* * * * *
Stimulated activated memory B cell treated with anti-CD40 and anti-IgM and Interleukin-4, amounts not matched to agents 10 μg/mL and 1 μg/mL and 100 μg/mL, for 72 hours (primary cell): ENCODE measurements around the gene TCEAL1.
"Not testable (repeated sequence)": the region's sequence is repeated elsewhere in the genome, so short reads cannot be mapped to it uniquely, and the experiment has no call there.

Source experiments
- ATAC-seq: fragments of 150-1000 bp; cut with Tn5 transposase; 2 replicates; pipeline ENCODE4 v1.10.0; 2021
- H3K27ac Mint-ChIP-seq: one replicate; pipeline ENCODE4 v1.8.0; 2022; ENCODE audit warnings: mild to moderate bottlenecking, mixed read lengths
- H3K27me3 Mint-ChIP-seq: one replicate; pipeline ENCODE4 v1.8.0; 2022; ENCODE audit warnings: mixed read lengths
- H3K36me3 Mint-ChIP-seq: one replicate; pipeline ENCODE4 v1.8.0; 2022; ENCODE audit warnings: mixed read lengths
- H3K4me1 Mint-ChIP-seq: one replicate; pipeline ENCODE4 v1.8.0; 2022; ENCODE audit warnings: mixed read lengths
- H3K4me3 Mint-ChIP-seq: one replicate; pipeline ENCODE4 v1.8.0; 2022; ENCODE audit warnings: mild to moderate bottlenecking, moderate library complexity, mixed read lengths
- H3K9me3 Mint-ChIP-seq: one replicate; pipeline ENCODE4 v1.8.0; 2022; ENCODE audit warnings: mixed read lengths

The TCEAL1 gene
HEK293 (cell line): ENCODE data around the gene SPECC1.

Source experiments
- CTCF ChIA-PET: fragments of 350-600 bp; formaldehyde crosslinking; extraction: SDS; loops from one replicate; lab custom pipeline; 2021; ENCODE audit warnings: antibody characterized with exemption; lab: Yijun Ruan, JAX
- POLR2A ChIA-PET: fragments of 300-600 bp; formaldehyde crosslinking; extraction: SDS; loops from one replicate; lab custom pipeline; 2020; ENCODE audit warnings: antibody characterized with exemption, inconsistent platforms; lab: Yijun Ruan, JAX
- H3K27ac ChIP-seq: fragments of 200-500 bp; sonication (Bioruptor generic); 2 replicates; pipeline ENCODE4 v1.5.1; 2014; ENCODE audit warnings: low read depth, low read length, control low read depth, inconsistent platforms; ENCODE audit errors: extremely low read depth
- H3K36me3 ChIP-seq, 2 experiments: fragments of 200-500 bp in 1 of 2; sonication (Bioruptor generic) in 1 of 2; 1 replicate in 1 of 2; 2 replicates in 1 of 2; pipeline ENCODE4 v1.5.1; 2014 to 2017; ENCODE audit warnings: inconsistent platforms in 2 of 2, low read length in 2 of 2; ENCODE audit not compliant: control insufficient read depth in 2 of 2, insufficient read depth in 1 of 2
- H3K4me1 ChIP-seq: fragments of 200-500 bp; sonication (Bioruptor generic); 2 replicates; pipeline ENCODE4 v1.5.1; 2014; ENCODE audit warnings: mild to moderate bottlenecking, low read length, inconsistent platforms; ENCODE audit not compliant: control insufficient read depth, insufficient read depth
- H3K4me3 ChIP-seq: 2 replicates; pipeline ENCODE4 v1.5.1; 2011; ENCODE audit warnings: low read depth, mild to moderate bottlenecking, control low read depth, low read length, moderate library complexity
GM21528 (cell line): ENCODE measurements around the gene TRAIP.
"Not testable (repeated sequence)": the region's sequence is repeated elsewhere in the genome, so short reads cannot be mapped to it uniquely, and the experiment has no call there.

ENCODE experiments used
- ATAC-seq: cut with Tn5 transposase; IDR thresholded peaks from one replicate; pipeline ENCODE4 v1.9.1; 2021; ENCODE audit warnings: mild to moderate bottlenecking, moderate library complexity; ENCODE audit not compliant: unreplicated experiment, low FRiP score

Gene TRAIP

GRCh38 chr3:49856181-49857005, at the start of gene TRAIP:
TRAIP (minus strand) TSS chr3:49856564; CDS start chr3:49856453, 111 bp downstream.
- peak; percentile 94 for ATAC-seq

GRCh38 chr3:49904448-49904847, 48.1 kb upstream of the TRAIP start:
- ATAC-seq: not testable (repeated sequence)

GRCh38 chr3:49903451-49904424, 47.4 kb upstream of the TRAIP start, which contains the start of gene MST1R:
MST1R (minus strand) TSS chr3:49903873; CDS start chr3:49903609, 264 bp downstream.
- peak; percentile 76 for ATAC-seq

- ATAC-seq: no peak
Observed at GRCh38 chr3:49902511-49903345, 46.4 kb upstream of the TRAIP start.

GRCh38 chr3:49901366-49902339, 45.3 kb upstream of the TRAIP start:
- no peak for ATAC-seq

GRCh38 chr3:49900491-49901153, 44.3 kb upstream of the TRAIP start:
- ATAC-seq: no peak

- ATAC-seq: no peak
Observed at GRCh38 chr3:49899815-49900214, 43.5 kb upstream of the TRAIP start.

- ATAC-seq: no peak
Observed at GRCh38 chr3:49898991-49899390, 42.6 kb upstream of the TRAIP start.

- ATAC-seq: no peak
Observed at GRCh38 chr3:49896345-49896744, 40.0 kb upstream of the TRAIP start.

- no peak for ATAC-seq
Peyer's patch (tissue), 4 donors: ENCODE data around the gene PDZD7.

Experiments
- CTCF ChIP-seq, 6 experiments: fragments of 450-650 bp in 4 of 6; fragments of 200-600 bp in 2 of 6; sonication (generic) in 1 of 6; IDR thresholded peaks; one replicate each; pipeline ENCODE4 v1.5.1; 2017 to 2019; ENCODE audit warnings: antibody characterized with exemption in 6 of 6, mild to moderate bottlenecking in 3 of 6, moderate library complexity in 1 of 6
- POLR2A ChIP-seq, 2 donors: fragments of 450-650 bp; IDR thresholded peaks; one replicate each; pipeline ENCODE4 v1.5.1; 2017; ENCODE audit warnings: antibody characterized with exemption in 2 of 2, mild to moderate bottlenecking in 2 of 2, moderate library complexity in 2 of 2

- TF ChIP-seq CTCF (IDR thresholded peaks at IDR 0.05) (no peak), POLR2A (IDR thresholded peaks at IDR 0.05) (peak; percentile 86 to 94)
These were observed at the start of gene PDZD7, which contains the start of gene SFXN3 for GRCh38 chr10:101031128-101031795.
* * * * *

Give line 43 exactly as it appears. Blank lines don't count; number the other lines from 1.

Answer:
- ATAC-seq: no peak